It came as a big shock to fans of the St. Louis Cardinal — not to
mention fiscal sanity — last week when slugger Albert Pujols, 31, bolted the Gateway to the West in favor of going west, to sign with the Los Angeles Angels of Anaheim. He signed a mammoth 10-year, $254 million contract with the Angels, making him one of the wealthiest team-sport players in American history.
I know all of my Cardinal-fan friends are distressed at the notion that their team couldn’t hold on to a future hall of famer, the franchise’s most remarkable performer since Stan “The Man” Musial, or at least since Bob Gibson. But the Cardinal fans should be happy. Their team played it right.
Pujols will likely begin to slow down, if not break down outright, in a few years, with much of the time remaining on his deal. It's just the way it goes. When baseball players in the post-steroids age hit 35 years of age, they have difficulty matching their performances of the halcyon days. Pujols will likely be no different. Just ask Yankee slugger Alex Rodriguez about it sometime. He sure has declined in the past few seasons.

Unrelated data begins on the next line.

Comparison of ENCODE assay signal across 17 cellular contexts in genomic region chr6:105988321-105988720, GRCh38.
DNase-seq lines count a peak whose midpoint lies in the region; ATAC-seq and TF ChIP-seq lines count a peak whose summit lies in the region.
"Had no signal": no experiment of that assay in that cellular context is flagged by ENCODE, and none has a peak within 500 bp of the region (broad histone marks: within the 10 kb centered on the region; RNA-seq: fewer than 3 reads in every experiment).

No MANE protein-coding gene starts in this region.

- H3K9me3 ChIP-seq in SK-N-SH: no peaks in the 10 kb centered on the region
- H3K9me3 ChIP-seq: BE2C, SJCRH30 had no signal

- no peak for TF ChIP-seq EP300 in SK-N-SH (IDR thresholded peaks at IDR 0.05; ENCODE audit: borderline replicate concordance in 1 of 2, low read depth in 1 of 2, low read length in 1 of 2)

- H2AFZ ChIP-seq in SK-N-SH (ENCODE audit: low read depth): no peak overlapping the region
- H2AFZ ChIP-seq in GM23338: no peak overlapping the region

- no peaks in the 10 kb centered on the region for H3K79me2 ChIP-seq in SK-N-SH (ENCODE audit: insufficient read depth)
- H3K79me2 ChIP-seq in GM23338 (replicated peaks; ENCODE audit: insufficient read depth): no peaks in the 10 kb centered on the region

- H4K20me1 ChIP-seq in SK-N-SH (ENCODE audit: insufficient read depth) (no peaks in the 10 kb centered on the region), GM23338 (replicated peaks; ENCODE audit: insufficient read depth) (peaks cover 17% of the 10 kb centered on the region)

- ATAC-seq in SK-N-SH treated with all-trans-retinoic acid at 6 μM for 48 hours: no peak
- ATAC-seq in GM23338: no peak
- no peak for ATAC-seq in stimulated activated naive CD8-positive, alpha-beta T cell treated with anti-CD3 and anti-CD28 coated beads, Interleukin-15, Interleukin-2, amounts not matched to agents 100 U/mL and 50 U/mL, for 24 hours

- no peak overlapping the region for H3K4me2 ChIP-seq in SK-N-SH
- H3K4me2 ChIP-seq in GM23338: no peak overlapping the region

The Cardinals will be lambasted in the Missouri press for being cheap, petty, and shortsighted. But the barbs are misplaced. The team now frees up millions of dollars that it can deploy for much-needed starting pitching.
I wouldn't be shocked if the Cards win the World Series before the Angels do. The Cardinals won the World Series this season, and they have a strong core of promising players.
The Angels can now make inroads into the Los Angeles baseball market. The Dodgers are in financial difficulty and the team's prospects don't look bright on the field, either. Pujols may put up gargantuan numbers in 2012 and 2013 and even 2014 — but check back with me in year nine of this contract. I'd bet his statistics would be down, down, down by then.
Jon Friedman writes the Media Web column for MarketWatch.com. Click here to read his latest column.
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